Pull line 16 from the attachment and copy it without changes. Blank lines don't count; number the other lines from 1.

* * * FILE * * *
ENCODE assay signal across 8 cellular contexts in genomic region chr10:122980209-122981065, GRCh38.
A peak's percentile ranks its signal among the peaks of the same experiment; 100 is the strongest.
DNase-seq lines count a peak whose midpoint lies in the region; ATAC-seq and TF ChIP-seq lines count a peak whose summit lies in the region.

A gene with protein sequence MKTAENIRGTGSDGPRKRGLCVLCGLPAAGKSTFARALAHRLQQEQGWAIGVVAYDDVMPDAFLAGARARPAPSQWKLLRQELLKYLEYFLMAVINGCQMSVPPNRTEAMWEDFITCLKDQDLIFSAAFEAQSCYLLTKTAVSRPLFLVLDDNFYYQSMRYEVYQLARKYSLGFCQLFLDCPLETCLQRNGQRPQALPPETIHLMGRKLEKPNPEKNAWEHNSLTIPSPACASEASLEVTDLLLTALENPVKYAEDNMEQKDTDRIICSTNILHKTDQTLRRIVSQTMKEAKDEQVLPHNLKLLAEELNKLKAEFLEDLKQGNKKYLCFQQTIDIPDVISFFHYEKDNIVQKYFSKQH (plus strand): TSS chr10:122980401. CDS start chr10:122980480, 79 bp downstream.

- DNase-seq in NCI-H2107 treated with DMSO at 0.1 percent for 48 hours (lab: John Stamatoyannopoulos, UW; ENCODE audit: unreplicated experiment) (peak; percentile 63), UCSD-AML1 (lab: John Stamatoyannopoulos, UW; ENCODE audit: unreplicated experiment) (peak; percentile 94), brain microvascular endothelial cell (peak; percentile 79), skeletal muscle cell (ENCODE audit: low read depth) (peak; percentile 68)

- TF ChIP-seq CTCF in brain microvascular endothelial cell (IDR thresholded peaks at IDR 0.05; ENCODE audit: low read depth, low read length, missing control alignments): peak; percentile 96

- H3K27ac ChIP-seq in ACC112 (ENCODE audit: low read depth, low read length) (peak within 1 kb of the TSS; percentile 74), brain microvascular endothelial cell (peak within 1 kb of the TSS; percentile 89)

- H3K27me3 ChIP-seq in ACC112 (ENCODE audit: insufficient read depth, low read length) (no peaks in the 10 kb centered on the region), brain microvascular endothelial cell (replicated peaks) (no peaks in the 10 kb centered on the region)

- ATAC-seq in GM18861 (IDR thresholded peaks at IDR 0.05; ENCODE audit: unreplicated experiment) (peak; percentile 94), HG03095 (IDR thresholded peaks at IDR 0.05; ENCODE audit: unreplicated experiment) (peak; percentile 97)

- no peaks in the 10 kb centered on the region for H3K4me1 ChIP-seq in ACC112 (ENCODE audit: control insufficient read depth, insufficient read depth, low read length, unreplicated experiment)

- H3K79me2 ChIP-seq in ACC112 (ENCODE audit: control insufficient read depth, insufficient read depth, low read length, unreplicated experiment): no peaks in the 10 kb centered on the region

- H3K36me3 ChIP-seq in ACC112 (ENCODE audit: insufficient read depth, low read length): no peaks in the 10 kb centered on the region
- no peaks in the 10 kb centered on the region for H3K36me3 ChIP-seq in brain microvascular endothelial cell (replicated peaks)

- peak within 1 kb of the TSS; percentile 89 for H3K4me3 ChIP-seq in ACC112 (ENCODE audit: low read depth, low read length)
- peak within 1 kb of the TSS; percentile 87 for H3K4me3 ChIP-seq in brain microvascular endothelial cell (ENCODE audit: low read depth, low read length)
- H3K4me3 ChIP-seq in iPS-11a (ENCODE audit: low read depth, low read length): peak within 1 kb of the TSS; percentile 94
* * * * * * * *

- H3K4me3 ChIP-seq in iPS-11a (ENCODE audit: low read depth, low read length): peak within 1 kb of the TSS; percentile 94